A genre is a kind of music, as it is acknowledged by a community for any reason or purpose or criteria, i.e., a set of musical events whose course is governed by rules (of any kind) accepted by a community.

The English term — which refers to any kind of work of art — is more specific than the French word from which it originates; in Neo-Latin languages, as well as in Latin, the equivalent for genre (Italian ‘genere’, Spanish ‘genero’, etc.) means type, kind, class, manner, race, like the ancient Greek genoV As such, the term has been used in the philosophical debate throughout the history of Western civilization, and was very early applied to art and to music. The first clear definition of genoV was given by Aristotle: “What is predicated according to the essence of many which differ specifically”; hence the function of genoV in any definition, which implies two constituents, the genoV and the specific difference (like in “man is a rational animal”, where “animal” is the genoV, and “rational” the specific difference).

Since Aristotle (Poetics) and his pupil Theofrastos (responsible of the first great natural taxonomy, based on the concept of genoV), the idea propagated that what can be predicated according the essence of many works of art (which differ specifically), that is, what makes them similar, worth to belong to the same genoV, is their function; it followed that the style of each work of art should be proper to its genoV (putting it clearly that genre and style are related, but are not the same concept). This is the basis of the theory of the three styles (elevated, medium, humble) which had so many followers amongst Greek and Roman philosophers, orators, poets, playwrights, artists and, as far as it is reported, musicians. The theory emerged again in the Renaissance, and formed the ground for all subsequent discussions: most aesthetic conflicts since then (in music at least since Padre Martini’s critique of Pergolesi’s Stabat Mater, accused to be written in the opera comicastyle of La serva padrona) have been about the decision whether the distinction amongst genres is based somehow on the human nature, or if genres are concepts defined by convention, hence subject to change.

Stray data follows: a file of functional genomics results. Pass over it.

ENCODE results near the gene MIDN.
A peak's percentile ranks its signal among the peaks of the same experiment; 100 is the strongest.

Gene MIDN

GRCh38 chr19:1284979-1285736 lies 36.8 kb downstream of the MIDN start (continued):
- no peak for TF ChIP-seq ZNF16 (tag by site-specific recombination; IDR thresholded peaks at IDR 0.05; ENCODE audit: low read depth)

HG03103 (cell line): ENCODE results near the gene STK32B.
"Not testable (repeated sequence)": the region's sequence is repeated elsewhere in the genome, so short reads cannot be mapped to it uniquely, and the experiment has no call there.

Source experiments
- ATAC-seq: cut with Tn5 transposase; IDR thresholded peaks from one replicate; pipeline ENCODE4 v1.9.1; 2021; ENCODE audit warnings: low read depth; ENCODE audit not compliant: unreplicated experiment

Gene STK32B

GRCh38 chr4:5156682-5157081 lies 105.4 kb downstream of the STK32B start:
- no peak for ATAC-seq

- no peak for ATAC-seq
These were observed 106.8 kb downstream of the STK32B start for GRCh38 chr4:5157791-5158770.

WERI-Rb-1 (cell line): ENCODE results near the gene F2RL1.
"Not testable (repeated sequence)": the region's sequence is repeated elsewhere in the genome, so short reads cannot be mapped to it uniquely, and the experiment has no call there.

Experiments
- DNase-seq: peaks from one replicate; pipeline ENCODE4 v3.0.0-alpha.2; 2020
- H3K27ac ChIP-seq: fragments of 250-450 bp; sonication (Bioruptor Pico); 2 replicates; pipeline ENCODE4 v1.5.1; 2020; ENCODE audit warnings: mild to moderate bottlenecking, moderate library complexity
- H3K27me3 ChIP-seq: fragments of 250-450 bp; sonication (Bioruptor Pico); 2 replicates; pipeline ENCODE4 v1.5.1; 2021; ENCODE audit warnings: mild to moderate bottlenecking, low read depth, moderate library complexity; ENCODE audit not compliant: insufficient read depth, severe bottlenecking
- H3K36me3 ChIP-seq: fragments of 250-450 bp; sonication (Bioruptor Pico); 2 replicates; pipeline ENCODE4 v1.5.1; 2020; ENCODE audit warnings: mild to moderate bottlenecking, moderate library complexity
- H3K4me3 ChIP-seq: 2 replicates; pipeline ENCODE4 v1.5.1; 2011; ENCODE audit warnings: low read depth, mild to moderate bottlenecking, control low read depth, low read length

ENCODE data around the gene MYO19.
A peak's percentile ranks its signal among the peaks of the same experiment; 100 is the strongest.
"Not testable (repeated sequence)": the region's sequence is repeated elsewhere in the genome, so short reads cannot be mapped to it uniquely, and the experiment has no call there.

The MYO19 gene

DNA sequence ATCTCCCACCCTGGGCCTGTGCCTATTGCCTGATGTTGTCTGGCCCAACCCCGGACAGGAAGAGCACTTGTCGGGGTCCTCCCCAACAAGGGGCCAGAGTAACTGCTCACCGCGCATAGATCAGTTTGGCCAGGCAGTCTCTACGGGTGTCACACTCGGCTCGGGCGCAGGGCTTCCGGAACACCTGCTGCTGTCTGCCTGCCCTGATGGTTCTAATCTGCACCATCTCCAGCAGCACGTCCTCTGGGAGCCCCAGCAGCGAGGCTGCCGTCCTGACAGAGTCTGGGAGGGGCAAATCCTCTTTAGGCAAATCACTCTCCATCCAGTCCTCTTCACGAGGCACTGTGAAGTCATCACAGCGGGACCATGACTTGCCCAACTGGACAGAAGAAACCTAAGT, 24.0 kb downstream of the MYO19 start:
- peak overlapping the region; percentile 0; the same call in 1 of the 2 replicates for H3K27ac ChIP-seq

Semioticists and cultural anthropologists in the last decades of the 20th century have set a framework of theories that allowed a wider view of the problem of genres, still in line with its philosophical origins (a matter of definition, first of all) but capable to account of the differences amongst genres — and their increasing multiplicity — in literature, theatre, dance, cinema, music. Not surprisingly, many of these modern theories focus on conventions established within communities, related to performances or their social usages (even for literature: Frye 1957).